Mellower Branks savouring heights

JIM KERNAGHAN -- London Free Press

, Last Updated: 7:28 AM ET

Don Brankley shudders slightly when the numbers are mentioned.

The numbers 3-60-3 sound like a fertilizer product and, in a crude way, they were. They signified the horrible wins, losses and ties total the London Knights managed just nine seasons ago, so it's safe to say Brankley, in his 35 seasons as team trainer, is savouring the moment now.

During his tenure, Brankley has missed just four games when he was with the world junior team -- "I was serving my country" -- and has seen the good, the bad and the ugly. But the ugliness of that 60-defeat 1995-96 season was erased by the 59 wins the record-breaking Knights put together in this, the year of their first Memorial Cup appearance.

"I'm ecstatic, but know who I'm really happy for?" Branks said the other day. "I'm happiest for the fans who've been with us all the years I've been here."

Brankley initially turned up in London to consider a Knights' offer after spending two seasons as trainer with the Northern Ontario Hockey League's Chelmsford Canadiens.

"I haven't made up my mind yet -- I don't want to make an irrational decision," he quipped.

In that time, the even- tempered Brankley has become somewhat more than a trainer. He has evolved into a surrogate parent, psychologist, friend and interest-free bank for the revolving cast of teenagers coming through the organization.

He decided to drop his role as propaganda minister, through which he drove opposing players and fans into a frenzy with a litany of derisive commentary unmatched in hockey. Now vice-president of the NHL, the Peterborough Petes' Colin Campbell once slammed his stick down on Brankley's hand during warm-up as Brankley leaned on the boards pretending the painful whack didn't hurt.

Windsor Arena to Brankley was what Carnegie Hall is to an entertainer. It was there, where fans always raised chants of "water boy" at the sight of him, the creative heckler did his finest work.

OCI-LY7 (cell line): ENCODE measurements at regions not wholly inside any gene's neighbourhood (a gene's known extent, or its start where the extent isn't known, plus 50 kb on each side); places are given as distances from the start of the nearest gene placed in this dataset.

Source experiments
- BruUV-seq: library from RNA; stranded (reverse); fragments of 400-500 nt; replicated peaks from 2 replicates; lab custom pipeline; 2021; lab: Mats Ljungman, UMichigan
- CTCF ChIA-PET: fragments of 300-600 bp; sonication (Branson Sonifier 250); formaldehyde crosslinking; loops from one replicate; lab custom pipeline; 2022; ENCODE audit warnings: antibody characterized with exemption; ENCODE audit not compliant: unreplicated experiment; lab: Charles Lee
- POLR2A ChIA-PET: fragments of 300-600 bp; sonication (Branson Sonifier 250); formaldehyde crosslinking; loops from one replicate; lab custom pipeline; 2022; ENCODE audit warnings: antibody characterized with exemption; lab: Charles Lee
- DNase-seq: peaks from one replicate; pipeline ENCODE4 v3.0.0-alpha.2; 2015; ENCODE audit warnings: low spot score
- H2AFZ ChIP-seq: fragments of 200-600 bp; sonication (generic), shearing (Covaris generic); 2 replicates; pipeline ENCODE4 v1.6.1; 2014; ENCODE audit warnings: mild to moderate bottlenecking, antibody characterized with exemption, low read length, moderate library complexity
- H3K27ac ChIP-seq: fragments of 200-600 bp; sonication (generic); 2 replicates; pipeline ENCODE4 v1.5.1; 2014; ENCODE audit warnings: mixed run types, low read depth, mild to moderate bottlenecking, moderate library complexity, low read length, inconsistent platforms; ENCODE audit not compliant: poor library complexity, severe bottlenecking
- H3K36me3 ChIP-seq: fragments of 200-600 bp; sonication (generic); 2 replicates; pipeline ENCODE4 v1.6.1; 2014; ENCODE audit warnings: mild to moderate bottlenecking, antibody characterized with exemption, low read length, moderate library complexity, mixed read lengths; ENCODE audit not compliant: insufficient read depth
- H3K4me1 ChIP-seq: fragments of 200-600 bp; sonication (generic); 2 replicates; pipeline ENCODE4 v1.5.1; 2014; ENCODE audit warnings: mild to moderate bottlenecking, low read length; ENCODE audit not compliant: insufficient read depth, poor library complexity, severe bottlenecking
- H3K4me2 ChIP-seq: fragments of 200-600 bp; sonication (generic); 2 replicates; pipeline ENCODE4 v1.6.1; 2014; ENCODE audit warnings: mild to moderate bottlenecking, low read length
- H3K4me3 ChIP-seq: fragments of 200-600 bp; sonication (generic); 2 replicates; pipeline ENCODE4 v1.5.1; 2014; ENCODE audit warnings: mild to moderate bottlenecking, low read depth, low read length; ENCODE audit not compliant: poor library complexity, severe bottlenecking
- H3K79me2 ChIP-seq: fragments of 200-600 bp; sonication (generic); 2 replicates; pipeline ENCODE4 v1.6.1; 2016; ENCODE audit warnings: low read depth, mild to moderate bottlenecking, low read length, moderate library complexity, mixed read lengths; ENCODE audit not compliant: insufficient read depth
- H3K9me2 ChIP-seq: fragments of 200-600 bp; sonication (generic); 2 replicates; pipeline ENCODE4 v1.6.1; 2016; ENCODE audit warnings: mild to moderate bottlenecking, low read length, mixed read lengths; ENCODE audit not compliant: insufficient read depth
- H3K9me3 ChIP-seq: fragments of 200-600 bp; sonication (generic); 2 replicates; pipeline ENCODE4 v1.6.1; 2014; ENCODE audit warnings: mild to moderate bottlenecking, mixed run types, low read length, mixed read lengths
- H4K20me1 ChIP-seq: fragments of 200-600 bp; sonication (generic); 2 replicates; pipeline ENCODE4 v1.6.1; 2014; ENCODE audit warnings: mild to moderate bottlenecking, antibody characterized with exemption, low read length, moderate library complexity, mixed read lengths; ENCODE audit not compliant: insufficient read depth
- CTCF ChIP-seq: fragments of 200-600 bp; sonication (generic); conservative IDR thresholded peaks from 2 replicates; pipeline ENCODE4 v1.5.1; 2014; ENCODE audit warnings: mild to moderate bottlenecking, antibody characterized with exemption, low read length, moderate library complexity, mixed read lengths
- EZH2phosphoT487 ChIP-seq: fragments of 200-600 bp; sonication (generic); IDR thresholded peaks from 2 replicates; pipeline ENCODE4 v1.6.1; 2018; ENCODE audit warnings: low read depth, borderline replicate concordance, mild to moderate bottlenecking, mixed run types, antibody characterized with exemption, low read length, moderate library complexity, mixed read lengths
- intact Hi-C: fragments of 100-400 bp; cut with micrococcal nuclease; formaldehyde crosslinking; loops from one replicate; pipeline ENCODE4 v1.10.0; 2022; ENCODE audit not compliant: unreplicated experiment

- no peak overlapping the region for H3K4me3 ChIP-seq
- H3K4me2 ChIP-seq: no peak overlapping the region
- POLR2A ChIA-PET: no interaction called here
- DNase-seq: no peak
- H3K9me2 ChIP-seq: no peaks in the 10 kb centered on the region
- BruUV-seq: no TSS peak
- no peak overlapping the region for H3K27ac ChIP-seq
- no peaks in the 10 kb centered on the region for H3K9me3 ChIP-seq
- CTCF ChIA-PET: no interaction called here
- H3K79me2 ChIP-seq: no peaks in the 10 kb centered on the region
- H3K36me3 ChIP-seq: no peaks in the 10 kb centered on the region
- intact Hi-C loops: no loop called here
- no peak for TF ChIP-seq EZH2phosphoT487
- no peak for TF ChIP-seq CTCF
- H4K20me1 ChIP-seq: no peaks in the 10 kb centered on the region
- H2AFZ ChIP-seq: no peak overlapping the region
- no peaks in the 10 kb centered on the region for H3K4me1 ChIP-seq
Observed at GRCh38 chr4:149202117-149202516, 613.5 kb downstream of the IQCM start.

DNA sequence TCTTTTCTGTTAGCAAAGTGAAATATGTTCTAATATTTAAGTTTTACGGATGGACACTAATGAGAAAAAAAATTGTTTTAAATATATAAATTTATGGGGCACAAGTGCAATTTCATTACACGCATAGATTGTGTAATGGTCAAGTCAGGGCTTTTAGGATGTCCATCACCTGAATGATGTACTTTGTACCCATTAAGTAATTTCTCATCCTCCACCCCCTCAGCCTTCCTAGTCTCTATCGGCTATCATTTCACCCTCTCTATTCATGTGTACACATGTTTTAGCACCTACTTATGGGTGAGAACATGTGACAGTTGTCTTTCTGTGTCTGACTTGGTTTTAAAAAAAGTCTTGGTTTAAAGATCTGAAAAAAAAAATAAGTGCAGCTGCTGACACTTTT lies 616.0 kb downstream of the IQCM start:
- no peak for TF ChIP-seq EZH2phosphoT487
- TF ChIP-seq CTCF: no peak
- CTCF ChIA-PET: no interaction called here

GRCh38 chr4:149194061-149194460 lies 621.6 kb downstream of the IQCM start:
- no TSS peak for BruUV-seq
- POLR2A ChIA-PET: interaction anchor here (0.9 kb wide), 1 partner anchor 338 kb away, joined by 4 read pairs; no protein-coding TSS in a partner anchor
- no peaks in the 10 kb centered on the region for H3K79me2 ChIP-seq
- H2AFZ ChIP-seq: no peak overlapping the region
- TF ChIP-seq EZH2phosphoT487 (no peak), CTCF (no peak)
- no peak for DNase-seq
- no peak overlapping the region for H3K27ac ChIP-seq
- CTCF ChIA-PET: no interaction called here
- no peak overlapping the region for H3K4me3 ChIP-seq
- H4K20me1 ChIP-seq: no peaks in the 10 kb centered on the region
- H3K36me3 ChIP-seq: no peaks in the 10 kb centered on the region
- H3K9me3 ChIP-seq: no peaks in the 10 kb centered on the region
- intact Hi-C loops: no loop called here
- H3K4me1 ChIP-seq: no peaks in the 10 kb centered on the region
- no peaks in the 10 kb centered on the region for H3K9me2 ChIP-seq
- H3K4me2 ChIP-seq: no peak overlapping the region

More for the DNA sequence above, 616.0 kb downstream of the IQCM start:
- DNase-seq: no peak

But he has mellowed since the days fans in opposing rinks wanted to murder him.

"Changing times," he said of the elimination of his baiting. "It's not politically correct. It was useful when we didn't have good clubs, though."

It had become such a part of the Knights' scene that opposing players, if they weren't getting verbally roughed up by Brankley, wondered if they weren't playing well.

There is one area the most humorous, loyal and dedicated member of the club also is the most mysterious. At the old Ice House, Brankley resided in the trainer's room much of the time. Is he as close to his work at the John Labatt Centre?

"I won't go there," he says, dropping the topic.

Where Brankley will go is out in public, which he avoided during that dreadful '95-'96 season because he didn't want to encounter any fans. If he has time nowadays, that is.

A lot of it these days is spent handling the new demands of a hot team that has become a national story. Never in franchise history has there been such a call for London Knights memorabilia.

The clamouring for autographed jerseys and sticks from fans and fund-raisers has reached a level that required Brankley to set up an assembly line in an unused dressing room, where he sorts and folds everything for delivery or pickup.

It began last year, when the Knights broke through as a legitimate contender. It has simply multiplied this season as a result of an even better team and the certainty of a Memorial Cup berth as host team in May.

If the Knights get to hoist the Cup when it's over, it will be the players, coaches and scouting staff who get first dibs. Trainers always deserve a hand in it, too.

This trainer more than most.


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